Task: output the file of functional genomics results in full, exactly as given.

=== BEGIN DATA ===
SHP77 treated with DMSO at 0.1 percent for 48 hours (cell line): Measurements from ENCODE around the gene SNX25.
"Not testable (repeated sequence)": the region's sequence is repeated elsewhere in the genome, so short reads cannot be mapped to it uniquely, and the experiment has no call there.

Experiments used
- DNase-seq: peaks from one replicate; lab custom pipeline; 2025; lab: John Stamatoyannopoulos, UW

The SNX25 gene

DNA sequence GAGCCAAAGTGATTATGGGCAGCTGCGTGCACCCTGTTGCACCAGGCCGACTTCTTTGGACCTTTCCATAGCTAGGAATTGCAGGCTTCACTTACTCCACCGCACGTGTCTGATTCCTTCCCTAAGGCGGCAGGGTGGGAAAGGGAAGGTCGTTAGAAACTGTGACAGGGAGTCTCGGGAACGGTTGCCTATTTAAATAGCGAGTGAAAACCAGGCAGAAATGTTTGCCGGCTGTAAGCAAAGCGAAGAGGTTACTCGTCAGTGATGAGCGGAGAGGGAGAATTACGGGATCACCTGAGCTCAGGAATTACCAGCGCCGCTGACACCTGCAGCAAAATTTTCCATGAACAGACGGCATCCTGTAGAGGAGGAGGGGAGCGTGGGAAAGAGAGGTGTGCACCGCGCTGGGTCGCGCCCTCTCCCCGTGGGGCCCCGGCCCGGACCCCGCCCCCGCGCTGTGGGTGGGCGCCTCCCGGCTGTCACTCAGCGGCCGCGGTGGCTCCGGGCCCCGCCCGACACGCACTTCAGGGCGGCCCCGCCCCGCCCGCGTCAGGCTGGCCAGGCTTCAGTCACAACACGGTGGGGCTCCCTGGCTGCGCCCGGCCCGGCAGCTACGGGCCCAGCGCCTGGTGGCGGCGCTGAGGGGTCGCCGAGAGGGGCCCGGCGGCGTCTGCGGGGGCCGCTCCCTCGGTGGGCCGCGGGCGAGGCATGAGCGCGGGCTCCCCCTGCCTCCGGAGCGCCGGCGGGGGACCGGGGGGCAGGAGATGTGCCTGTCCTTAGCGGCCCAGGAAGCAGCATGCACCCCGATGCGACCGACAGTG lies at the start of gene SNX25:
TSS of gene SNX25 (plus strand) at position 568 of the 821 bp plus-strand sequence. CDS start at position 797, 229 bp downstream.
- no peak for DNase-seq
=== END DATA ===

SHP77 treated with DMSO at 0.1 percent for 48 hours (cell line): Measurements from ENCODE around the gene SNX25.
"Not testable (repeated sequence)": the region's sequence is repeated elsewhere in the genome, so short reads cannot be mapped to it uniquely, and the experiment has no call there.

Experiments used
- DNase-seq: peaks from one replicate; lab custom pipeline; 2025; lab: John Stamatoyannopoulos, UW

The SNX25 gene

DNA sequence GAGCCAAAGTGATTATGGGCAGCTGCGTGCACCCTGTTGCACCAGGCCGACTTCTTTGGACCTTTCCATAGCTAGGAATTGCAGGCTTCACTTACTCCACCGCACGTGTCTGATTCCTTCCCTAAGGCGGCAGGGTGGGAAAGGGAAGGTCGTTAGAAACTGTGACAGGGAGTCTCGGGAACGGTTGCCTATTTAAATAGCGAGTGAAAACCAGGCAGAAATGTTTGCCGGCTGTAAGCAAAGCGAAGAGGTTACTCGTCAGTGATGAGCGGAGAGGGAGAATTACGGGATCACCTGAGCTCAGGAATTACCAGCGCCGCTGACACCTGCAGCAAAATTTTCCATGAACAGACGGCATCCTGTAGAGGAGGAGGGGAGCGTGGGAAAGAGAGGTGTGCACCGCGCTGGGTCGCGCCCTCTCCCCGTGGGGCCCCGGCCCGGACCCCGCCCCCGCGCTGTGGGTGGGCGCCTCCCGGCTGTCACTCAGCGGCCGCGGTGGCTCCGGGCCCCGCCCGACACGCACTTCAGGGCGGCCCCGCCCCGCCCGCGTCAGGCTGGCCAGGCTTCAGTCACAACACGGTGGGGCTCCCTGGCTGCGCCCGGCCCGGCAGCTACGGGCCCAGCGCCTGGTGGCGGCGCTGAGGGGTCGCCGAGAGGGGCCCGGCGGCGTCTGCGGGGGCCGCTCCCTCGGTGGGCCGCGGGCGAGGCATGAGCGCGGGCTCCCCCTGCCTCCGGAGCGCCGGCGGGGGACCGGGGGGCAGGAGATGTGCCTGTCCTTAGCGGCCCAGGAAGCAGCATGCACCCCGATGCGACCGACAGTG lies at the start of gene SNX25:
TSS of gene SNX25 (plus strand) at position 568 of the 821 bp plus-strand sequence. CDS start at position 797, 229 bp downstream.
- no peak for DNase-seq